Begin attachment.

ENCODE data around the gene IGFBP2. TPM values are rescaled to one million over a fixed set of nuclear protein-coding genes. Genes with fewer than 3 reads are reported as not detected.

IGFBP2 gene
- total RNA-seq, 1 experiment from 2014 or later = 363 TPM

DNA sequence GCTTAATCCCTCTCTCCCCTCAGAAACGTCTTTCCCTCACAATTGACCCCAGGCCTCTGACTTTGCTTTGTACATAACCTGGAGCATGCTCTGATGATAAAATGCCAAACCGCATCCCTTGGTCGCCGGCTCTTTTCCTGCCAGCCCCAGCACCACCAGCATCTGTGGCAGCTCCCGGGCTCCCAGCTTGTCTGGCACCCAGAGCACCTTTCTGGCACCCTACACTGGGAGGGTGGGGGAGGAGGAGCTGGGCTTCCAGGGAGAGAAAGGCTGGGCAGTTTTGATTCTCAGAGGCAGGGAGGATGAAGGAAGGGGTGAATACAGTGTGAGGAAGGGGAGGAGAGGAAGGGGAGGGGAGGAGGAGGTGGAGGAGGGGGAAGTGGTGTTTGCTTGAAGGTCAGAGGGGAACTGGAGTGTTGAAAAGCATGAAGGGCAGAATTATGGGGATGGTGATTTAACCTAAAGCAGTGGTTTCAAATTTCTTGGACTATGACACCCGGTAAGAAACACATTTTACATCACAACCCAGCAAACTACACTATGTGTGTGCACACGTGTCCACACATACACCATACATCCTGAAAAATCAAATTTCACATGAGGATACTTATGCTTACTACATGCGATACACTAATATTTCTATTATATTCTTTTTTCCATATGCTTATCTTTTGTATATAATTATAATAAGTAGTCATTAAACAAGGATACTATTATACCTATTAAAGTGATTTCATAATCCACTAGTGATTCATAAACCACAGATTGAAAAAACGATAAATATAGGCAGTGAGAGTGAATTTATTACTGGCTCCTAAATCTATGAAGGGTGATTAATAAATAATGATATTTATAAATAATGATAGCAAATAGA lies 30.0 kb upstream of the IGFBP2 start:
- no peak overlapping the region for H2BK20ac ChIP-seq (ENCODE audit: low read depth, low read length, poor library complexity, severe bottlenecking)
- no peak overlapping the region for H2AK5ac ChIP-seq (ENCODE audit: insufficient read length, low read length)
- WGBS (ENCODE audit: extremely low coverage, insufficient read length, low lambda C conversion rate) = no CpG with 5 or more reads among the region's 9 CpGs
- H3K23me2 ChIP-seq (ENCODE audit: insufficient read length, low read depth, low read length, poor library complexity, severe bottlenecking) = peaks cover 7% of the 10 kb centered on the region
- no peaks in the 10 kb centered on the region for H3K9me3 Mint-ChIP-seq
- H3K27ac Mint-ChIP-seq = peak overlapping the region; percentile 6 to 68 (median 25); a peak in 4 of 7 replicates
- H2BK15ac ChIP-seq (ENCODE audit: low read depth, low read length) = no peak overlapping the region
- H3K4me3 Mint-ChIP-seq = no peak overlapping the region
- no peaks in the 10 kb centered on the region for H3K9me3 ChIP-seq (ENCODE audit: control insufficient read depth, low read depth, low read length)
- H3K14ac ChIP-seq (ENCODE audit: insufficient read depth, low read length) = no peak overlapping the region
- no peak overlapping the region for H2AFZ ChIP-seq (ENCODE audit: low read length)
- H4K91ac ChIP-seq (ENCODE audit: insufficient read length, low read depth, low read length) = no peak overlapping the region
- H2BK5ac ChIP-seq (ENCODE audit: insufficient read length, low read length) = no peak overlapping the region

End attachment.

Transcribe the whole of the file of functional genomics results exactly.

ENCODE data around the gene IGFBP2. TPM values are rescaled to one million over a fixed set of nuclear protein-coding genes. Genes with fewer than 3 reads are reported as not detected.

IGFBP2 gene
- total RNA-seq, 1 experiment from 2014 or later = 363 TPM

DNA sequence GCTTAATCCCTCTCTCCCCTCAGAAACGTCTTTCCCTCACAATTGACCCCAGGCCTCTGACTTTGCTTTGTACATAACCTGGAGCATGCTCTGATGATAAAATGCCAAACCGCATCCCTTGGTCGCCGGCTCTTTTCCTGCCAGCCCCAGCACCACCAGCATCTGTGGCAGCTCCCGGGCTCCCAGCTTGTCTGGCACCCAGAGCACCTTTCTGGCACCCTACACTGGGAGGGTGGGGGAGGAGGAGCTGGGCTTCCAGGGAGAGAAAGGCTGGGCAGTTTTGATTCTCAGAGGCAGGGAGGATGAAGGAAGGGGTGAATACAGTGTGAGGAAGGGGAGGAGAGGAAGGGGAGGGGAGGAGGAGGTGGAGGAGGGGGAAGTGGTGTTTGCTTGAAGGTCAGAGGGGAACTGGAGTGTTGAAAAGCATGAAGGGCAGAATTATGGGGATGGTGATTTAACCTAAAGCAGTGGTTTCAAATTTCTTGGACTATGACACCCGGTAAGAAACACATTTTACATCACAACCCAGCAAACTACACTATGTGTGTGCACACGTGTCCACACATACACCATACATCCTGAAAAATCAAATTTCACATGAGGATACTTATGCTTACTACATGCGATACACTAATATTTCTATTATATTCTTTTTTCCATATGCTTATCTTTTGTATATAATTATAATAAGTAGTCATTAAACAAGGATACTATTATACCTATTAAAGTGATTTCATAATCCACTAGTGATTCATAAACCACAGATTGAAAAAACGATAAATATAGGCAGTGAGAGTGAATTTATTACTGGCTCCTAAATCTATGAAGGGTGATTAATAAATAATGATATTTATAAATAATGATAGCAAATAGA lies 30.0 kb upstream of the IGFBP2 start:
- no peak overlapping the region for H2BK20ac ChIP-seq (ENCODE audit: low read depth, low read length, poor library complexity, severe bottlenecking)
- no peak overlapping the region for H2AK5ac ChIP-seq (ENCODE audit: insufficient read length, low read length)
- WGBS (ENCODE audit: extremely low coverage, insufficient read length, low lambda C conversion rate) = no CpG with 5 or more reads among the region's 9 CpGs
- H3K23me2 ChIP-seq (ENCODE audit: insufficient read length, low read depth, low read length, poor library complexity, severe bottlenecking) = peaks cover 7% of the 10 kb centered on the region
- no peaks in the 10 kb centered on the region for H3K9me3 Mint-ChIP-seq
- H3K27ac Mint-ChIP-seq = peak overlapping the region; percentile 6 to 68 (median 25); a peak in 4 of 7 replicates
- H2BK15ac ChIP-seq (ENCODE audit: low read depth, low read length) = no peak overlapping the region
- H3K4me3 Mint-ChIP-seq = no peak overlapping the region
- no peaks in the 10 kb centered on the region for H3K9me3 ChIP-seq (ENCODE audit: control insufficient read depth, low read depth, low read length)
- H3K14ac ChIP-seq (ENCODE audit: insufficient read depth, low read length) = no peak overlapping the region
- no peak overlapping the region for H2AFZ ChIP-seq (ENCODE audit: low read length)
- H4K91ac ChIP-seq (ENCODE audit: insufficient read length, low read depth, low read length) = no peak overlapping the region
- H2BK5ac ChIP-seq (ENCODE audit: insufficient read length, low read length) = no peak overlapping the region